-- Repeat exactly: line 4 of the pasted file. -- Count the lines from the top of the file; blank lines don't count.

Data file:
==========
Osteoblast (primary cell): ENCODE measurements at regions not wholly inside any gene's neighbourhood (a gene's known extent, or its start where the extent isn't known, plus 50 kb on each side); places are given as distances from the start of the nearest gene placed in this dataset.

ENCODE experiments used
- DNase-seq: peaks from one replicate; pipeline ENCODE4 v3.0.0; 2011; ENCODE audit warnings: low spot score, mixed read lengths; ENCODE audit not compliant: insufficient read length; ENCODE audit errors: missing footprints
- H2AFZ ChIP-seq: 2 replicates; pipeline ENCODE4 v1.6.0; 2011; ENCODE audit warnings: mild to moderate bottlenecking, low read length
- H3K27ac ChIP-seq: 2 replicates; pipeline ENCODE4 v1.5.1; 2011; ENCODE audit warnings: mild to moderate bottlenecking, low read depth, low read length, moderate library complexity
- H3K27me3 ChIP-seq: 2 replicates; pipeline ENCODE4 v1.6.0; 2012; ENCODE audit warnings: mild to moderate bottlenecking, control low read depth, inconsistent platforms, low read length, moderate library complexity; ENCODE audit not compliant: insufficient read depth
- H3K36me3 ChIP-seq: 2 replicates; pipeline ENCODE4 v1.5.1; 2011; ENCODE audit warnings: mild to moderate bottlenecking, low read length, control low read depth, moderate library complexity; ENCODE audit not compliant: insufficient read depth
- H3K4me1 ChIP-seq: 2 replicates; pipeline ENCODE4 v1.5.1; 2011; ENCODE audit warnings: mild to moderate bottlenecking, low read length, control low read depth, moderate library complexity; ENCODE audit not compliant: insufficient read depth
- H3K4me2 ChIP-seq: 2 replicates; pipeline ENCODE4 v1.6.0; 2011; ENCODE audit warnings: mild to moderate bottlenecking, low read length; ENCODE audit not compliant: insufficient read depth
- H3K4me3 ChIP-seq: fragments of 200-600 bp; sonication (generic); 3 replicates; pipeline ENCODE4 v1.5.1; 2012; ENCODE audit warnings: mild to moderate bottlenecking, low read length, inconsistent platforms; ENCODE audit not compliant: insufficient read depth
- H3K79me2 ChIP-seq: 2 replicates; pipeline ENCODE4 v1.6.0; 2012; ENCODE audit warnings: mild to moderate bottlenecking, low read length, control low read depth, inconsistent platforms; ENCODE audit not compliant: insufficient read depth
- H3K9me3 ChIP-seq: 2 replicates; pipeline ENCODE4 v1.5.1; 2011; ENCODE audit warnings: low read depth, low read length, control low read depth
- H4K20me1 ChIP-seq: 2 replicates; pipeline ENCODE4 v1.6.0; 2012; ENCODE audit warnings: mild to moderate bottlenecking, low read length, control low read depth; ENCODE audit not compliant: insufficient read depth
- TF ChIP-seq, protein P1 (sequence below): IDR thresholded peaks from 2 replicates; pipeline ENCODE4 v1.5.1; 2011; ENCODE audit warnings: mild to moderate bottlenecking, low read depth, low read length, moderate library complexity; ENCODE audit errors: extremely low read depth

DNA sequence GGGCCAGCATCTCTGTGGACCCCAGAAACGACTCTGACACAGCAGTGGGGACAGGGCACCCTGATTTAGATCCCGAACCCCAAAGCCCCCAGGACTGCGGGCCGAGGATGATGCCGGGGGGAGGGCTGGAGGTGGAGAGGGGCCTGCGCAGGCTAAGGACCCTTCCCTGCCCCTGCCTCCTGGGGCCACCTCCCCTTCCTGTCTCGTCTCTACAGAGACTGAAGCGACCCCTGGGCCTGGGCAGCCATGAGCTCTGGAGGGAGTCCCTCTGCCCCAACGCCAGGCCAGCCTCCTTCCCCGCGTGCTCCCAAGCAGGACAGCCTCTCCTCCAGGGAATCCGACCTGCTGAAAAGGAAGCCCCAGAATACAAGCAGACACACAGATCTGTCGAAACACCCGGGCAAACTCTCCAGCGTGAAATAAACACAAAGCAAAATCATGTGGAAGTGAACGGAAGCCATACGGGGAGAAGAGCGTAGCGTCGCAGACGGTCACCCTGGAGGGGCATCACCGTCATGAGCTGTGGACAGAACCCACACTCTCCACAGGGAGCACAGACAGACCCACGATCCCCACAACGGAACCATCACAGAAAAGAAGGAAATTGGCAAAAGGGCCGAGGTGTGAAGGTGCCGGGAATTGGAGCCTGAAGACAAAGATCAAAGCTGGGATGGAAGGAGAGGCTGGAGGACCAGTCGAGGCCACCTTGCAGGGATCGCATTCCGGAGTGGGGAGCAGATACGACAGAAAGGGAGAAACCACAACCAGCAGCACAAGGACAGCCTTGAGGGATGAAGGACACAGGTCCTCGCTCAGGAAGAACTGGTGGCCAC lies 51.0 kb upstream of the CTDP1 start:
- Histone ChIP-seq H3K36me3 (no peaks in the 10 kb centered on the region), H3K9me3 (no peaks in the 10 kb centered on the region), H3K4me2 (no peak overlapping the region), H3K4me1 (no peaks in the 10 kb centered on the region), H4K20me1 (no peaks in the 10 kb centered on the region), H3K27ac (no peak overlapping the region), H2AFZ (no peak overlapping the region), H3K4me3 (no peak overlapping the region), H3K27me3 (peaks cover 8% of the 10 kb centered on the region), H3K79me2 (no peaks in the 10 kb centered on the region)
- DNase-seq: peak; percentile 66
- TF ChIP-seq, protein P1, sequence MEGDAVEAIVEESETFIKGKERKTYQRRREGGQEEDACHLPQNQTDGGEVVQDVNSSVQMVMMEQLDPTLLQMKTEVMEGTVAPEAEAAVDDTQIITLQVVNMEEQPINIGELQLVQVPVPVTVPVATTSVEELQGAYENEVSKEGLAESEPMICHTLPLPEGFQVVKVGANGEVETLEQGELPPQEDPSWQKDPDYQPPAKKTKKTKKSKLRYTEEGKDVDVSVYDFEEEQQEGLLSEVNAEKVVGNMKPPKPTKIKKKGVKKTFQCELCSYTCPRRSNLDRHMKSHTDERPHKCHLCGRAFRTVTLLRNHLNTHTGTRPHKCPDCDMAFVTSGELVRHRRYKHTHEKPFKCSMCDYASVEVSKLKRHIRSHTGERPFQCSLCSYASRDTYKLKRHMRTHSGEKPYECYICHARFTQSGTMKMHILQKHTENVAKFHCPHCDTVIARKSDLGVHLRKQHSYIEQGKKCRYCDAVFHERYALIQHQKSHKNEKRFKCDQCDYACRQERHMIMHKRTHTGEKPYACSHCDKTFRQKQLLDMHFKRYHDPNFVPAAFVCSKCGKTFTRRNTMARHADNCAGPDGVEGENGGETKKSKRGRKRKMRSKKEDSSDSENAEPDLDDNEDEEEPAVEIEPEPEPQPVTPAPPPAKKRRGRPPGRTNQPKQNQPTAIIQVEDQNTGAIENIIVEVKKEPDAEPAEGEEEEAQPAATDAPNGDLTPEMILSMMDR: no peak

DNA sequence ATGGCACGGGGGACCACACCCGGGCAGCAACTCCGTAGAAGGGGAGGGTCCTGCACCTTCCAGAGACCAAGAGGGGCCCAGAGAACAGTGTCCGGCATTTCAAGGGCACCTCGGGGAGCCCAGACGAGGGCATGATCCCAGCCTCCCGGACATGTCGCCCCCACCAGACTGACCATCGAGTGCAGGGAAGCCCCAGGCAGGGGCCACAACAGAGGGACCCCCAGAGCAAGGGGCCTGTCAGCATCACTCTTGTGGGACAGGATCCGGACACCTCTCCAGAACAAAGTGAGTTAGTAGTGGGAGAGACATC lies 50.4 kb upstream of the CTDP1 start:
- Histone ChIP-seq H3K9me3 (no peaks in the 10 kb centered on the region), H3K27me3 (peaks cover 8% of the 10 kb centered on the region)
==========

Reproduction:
- H2AFZ ChIP-seq: 2 replicates; pipeline ENCODE4 v1.6.0; 2011; ENCODE audit warnings: mild to moderate bottlenecking, low read length